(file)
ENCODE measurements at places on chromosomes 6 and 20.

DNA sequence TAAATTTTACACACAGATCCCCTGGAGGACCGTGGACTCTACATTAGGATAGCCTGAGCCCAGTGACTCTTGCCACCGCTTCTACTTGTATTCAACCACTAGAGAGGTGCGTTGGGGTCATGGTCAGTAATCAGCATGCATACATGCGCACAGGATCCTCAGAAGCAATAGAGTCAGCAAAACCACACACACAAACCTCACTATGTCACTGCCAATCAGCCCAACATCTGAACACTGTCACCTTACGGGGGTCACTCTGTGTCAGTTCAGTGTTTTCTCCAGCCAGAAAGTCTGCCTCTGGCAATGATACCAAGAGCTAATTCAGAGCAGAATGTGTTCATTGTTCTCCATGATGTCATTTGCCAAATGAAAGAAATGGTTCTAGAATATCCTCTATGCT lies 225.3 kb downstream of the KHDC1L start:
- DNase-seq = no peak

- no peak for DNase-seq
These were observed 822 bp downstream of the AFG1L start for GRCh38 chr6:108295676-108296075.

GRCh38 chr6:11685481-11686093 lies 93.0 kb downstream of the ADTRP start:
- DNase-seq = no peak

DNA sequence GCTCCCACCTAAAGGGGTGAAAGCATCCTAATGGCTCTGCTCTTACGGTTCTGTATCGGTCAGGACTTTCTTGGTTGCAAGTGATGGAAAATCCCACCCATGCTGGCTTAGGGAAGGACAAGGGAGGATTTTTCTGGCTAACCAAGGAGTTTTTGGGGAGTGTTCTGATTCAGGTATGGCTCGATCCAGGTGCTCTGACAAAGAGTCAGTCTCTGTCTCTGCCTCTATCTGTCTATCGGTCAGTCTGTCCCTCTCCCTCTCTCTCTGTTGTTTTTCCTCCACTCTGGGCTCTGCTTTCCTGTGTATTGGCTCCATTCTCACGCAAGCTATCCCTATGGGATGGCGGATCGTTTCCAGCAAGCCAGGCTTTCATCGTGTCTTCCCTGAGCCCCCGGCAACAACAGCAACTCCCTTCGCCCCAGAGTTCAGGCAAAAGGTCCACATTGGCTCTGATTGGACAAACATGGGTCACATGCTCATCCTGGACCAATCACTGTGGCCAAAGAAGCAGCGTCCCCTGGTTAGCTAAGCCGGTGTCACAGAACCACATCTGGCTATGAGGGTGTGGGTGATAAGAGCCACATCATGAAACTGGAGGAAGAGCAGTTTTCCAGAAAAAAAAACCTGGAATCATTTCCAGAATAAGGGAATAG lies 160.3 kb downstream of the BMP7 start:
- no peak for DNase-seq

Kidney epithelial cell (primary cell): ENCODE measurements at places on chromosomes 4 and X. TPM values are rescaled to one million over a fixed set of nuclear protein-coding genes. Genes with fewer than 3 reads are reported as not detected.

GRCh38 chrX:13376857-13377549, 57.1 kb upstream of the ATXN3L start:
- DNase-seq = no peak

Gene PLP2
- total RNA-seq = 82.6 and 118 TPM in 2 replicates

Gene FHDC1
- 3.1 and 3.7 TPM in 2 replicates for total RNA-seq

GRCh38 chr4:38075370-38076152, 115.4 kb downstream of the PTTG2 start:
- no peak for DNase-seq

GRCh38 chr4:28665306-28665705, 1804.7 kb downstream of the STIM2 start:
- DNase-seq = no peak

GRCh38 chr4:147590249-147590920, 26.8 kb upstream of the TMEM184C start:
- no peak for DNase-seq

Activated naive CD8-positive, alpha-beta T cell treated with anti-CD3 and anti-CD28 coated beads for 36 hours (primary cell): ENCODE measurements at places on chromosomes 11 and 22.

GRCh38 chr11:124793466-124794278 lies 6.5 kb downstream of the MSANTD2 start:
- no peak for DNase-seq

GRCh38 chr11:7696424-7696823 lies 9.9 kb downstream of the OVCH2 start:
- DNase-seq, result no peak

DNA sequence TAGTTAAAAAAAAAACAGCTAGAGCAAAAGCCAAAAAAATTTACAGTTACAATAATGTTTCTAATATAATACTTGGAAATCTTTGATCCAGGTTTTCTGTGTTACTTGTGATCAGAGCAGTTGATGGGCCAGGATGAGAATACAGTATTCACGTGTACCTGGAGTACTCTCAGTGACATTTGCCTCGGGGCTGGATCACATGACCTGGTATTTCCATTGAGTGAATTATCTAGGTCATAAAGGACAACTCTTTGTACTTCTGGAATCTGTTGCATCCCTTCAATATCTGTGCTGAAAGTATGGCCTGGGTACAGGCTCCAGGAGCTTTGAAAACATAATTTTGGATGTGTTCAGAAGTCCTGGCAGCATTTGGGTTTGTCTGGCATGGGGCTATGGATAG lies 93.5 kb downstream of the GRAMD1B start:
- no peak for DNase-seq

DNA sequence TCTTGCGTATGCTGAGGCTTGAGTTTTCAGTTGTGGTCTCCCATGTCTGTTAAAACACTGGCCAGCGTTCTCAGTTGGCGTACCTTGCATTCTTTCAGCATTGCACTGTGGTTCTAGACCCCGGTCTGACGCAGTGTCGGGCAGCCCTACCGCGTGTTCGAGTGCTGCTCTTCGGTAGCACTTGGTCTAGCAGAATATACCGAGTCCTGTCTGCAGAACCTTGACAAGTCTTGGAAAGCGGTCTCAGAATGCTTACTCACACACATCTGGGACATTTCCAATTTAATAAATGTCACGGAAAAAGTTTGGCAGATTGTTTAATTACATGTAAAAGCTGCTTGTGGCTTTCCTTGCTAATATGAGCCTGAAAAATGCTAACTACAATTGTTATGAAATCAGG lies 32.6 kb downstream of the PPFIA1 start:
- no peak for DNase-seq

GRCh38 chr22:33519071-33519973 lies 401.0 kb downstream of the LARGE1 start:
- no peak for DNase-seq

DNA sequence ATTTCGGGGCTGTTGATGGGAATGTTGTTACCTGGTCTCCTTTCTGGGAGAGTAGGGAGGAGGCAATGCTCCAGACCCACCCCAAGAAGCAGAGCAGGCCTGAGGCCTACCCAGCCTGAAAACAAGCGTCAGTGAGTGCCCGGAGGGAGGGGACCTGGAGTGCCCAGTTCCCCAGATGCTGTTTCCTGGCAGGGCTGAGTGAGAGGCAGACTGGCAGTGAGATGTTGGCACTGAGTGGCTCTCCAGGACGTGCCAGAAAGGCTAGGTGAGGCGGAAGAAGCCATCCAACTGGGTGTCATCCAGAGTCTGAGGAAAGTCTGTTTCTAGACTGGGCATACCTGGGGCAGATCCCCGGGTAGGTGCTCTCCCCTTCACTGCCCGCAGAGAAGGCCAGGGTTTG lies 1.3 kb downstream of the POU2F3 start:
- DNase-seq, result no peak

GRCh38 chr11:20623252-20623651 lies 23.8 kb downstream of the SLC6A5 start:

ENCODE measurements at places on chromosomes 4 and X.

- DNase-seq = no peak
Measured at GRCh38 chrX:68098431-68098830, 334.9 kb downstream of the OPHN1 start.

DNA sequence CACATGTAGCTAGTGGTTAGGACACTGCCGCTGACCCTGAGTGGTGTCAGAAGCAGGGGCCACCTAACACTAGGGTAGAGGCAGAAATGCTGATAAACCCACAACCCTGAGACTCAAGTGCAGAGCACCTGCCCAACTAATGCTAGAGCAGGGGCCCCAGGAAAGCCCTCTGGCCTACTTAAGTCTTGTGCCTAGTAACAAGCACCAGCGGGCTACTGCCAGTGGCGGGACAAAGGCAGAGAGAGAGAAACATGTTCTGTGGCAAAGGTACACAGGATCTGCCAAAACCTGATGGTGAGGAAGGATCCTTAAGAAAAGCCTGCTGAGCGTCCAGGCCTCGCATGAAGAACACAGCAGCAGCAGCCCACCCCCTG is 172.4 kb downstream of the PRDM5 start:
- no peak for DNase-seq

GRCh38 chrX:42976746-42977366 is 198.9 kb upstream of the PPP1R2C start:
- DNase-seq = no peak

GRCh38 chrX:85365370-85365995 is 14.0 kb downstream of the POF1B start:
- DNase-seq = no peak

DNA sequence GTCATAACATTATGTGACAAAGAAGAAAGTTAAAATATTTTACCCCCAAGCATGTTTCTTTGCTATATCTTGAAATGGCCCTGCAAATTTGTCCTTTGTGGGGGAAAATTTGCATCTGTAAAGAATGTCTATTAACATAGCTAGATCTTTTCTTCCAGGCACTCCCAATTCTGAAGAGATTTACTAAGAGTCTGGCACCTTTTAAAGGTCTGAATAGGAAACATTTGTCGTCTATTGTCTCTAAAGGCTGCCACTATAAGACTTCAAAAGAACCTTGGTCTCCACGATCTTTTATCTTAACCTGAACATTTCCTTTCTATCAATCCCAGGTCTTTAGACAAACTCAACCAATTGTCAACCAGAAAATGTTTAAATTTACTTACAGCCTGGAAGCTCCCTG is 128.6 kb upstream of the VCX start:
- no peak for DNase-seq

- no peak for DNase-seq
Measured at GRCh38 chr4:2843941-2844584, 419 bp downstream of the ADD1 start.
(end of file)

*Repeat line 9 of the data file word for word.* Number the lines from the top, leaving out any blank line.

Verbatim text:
- no peak for DNase-seq